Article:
In this Article, we construct the first quantum memristor in quantum photonics, codifying the quantum information into different quantum states of the photons as depicted in Fig. 1. By showing that the fundamental elements which constitute a quantum memristor, namely a tunable dissipative element, weak measurements and classical feedback (15), can be straightforwardly constructed in quantum photonics, we study the dynamics of different initial quantum states and demonstrate the presence of prototypical hysteresis loops. We also compute the persistence of the memory of these devices.

In order to build a photonics quantum memristor, we start by constructing a beam splitter with regulable transmittivity (and reflectivity), which will play the role of a tunable coupling to the environment. To construct a beam splitter with a transmittivity and reflectivity dependent on an in-time controllable parameter, we use a Mach-Zehnder array with two beam splitters, a retarder, which introduces a phase between arms, and two final compensating phase-shifters (see Fig. 2). It can be proven that this construction is equivalent to a beam splitter with an arbitrary reflectivity. Indeed,


Here, is the effective reflectivity of the beam splitter operator, defined as , and are the annihilation operators in paths and , respectively, and the annihilation operator in path after the first beam splitter. Notice that the phase introduced by the retarder can be straightforwardly controlled in time and, thus, this construction is suitable for our purposes. In order to prove this result, we only need the expression of a 50:50 beam-splitter with transmitted and reflected phases and , respectively, so

where the parameters are , , and , which is an invertible system. The phase difference between the transmitted and reflected phases is , which proves Eq. (2). Now that we can construct an in-time tunable beam splitter, let us study the effect on different initial states, analyzing the hysteretical response and the quantum dynamics of such systems.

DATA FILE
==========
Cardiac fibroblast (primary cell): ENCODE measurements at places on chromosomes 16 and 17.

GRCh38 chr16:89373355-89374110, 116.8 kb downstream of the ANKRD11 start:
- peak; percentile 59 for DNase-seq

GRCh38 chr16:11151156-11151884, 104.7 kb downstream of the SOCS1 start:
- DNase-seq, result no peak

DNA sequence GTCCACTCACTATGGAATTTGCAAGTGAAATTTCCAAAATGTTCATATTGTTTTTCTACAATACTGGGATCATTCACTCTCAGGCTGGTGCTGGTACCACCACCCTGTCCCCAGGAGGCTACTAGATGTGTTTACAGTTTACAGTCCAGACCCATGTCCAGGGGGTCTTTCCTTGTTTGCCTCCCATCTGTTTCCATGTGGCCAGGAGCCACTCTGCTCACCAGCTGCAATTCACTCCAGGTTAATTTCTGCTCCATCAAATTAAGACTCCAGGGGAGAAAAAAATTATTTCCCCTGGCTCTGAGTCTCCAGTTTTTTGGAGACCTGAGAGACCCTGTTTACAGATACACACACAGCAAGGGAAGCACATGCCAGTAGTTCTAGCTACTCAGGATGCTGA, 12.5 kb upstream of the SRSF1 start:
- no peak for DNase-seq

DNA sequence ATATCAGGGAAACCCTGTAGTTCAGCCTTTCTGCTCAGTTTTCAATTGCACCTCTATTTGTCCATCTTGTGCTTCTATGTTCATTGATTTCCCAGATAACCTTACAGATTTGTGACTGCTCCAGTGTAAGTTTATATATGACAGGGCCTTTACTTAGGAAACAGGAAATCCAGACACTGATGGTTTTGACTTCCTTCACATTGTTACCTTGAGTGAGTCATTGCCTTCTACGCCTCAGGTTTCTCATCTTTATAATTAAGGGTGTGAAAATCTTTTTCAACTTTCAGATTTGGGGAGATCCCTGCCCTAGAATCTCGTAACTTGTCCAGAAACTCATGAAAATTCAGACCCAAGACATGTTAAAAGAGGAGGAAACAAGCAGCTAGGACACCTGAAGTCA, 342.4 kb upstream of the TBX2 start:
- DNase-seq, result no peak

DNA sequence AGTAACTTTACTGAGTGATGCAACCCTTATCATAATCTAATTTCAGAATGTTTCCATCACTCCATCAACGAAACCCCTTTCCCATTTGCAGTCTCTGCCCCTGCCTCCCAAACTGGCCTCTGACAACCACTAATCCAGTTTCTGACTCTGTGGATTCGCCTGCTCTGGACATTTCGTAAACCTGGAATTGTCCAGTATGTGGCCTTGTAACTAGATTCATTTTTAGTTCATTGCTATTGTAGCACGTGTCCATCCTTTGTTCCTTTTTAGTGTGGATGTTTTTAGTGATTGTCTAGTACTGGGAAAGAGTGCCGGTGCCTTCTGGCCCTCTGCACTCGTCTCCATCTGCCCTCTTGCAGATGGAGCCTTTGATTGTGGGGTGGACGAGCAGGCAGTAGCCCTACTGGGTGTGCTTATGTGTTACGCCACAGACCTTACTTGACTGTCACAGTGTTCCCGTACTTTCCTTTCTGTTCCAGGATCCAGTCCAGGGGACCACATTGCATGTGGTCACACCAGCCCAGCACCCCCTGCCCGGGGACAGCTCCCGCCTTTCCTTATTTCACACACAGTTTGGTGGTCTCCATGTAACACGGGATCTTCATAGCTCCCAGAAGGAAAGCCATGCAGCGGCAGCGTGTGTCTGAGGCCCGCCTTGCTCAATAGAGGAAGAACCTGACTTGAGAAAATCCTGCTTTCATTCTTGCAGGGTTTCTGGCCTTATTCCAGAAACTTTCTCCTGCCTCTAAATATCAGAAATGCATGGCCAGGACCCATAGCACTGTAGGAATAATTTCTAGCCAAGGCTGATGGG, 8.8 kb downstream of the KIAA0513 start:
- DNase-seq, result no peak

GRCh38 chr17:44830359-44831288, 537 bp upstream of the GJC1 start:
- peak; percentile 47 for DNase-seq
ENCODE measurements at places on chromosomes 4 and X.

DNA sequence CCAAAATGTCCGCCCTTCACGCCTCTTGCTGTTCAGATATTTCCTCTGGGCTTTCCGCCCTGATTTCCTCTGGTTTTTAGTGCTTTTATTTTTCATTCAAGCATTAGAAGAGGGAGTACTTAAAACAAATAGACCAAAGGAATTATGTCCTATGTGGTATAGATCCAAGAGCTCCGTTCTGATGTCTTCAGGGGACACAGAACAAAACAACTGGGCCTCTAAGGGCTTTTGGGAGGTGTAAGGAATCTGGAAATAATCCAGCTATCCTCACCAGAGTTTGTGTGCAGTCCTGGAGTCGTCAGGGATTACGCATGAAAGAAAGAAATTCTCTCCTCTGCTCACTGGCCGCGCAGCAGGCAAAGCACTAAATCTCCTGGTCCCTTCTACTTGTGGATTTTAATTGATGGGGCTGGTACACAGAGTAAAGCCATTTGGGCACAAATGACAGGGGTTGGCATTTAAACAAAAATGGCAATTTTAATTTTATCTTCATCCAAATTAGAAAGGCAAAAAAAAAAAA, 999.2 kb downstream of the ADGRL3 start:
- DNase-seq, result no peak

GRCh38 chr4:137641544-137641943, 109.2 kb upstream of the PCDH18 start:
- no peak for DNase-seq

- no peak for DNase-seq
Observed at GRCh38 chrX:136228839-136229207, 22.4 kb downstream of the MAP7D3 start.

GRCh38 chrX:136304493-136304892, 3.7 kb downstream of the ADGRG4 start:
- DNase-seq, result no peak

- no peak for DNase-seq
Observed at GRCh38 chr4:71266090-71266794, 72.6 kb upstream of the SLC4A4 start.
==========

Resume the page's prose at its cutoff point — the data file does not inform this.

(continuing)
Coherent states. — Let us start by studying the output of two coherent states after an arbitrary beam splitter (21), which is given by . Now, we must prove that, when equipped with measurements and feedback, this system shows a pinched hysteresis behavior, and thus, that it can be a memristor. Let us consider as input states a coherent state in beam and vacuum in beam , so the outcome states are and . For the sake of simplicity, we have assumed that , something which can be achieved with an additional phase shifter in the outcome of beam . As we are working with coherent states, we will consider as an independent variable of the input beam . Assuming a displacement in the -direction, then . A memristor is a dissipative element, so we will consider the intensity of the light (photon number) in the outcome beam as the dependent variable, while the outcome beam can be understood as losses into a zero-temperature bath. Provided that there is no entanglement between the two paths, we will make use of outcome beam to measure and update the value of reflectivity of the beam splitter by means of the phase . On the other hand, . With all these elements in hand, we can write the following equations for the memristor,

Figure 2: Two beam splitters together with three retarders in a Mach-Zehnder-type array play a role of a beam splitter with arbitrary reflectivity. As the retarder can be straightforwardly in-time controlled, this is suitable for constructing a quantum memristor in quantum photonics.

In our case, we pumped the system with a periodic coherent state fulfilling . As , we have that , which may be interpreted as the transmitted intensity per unit of initial displacement. The function , which updates the reflectivity of the beam splitter, can be chosen freely. In our case, for illustrative proposes, we will select a linear behavior of . In Fig. 3, we have depicted the resulting hysteresis loop when plotting vs . As expected, this is a pinched hysteresis loop with an enclosed area decreasing with the frequency of the driving, which shows that this system behaves as a memristor in these variables. As discussed below in detail, this dynamics is deeply related with refractive optical bistability, which makes use of an optical mechanism to change the refractive index inversely to the intensity of the light source (22), but the classical feedback in our proposal is flexible and we can change the refractive index arbitrarily.